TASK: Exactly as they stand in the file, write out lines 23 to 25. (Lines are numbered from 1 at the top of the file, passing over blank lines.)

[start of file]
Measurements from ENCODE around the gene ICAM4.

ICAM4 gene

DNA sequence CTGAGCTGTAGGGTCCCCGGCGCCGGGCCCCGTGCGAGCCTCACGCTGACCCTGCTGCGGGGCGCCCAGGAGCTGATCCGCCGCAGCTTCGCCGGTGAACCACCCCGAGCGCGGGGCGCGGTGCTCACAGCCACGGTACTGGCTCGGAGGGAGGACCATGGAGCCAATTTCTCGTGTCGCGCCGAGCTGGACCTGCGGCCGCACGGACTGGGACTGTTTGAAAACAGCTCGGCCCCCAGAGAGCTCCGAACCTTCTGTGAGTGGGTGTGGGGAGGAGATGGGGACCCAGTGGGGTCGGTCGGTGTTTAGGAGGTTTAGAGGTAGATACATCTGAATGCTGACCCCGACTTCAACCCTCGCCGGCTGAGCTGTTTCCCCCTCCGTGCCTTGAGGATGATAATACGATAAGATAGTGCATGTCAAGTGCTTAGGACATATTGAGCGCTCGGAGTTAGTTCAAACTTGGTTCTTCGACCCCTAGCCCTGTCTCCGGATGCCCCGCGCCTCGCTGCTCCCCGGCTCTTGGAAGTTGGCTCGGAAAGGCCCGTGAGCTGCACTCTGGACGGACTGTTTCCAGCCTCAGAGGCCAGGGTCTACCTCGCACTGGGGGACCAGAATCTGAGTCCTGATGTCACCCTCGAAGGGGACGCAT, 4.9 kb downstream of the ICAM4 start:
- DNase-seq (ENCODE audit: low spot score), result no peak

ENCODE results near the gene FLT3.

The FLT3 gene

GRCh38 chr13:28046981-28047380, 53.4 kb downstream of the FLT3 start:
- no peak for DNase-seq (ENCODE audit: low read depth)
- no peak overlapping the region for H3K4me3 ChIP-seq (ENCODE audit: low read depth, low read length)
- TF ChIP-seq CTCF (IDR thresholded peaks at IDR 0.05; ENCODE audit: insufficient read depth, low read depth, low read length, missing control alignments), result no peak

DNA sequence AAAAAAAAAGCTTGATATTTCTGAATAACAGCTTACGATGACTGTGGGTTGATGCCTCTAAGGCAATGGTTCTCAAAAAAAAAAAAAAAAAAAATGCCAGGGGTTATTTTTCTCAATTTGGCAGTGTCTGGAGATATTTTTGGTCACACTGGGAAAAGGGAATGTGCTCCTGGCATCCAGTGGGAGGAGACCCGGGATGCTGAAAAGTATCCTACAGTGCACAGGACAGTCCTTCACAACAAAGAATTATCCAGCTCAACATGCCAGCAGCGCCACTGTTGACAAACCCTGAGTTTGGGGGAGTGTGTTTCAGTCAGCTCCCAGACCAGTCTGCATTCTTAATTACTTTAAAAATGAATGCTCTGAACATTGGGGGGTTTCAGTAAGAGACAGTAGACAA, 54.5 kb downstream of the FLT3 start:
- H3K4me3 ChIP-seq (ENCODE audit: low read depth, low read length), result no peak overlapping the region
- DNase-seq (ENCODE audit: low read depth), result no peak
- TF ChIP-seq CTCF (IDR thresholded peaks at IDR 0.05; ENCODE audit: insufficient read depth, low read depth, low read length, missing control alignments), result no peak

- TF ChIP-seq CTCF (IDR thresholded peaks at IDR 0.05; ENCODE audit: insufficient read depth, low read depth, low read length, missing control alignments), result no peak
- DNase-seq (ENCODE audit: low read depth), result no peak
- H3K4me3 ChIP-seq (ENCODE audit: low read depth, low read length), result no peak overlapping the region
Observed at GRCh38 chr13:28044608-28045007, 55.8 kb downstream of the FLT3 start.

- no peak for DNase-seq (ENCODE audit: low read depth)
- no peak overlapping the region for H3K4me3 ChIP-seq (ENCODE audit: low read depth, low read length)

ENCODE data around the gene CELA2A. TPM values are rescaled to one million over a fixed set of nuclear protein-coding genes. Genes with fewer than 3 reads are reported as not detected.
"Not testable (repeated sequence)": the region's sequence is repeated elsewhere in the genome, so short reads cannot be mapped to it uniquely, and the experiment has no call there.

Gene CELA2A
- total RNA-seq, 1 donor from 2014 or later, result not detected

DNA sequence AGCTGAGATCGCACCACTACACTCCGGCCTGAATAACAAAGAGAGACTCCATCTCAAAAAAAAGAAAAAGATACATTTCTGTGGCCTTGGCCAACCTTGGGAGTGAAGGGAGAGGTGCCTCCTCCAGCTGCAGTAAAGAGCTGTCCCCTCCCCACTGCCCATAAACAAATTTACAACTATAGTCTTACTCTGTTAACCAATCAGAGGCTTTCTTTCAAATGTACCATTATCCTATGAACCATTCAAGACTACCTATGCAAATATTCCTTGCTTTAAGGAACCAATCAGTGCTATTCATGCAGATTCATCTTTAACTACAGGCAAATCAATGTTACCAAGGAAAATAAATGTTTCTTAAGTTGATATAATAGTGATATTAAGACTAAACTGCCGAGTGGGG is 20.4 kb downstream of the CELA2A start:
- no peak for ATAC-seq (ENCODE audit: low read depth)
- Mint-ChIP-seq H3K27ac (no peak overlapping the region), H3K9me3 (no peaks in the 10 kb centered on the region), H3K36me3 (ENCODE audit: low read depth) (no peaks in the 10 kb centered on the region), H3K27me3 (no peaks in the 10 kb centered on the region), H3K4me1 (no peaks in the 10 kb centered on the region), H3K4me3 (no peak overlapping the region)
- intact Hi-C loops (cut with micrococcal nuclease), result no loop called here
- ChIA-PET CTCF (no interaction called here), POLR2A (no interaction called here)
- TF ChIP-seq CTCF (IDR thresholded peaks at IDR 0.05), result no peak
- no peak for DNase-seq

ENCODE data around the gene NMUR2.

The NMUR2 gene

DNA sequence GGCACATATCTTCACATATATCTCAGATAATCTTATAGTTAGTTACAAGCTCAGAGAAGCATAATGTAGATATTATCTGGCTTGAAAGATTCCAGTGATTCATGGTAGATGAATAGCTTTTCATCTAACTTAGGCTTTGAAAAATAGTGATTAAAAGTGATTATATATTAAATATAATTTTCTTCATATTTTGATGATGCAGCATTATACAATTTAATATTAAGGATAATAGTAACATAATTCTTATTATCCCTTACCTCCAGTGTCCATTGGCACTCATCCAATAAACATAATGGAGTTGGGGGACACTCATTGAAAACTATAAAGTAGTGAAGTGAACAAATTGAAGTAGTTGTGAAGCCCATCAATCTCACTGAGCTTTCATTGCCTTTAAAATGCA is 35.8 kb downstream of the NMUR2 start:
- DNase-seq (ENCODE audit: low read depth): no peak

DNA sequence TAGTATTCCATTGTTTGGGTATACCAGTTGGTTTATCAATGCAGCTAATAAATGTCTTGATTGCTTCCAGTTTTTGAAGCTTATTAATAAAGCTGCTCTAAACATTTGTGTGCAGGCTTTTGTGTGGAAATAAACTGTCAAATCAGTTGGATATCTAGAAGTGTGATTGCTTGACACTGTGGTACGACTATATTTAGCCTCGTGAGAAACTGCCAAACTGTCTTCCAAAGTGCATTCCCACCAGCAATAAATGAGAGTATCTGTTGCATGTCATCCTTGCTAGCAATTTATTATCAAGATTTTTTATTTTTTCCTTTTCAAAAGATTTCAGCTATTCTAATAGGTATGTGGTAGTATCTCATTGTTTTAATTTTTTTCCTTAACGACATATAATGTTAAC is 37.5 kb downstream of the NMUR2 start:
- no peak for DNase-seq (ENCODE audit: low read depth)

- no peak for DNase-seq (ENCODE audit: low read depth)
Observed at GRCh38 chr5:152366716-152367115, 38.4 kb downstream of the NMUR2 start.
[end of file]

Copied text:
Gene CELA2A
- total RNA-seq, 1 donor from 2014 or later, result not detected

DNA sequence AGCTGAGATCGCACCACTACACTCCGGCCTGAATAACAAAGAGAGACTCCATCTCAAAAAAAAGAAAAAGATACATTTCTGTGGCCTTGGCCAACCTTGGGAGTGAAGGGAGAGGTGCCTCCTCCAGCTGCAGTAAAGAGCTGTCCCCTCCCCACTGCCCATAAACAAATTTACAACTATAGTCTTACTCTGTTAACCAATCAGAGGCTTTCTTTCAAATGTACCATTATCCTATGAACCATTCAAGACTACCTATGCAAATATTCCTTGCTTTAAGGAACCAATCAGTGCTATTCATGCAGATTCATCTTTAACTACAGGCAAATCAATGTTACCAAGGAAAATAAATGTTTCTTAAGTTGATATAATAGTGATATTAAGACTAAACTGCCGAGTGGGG is 20.4 kb downstream of the CELA2A start: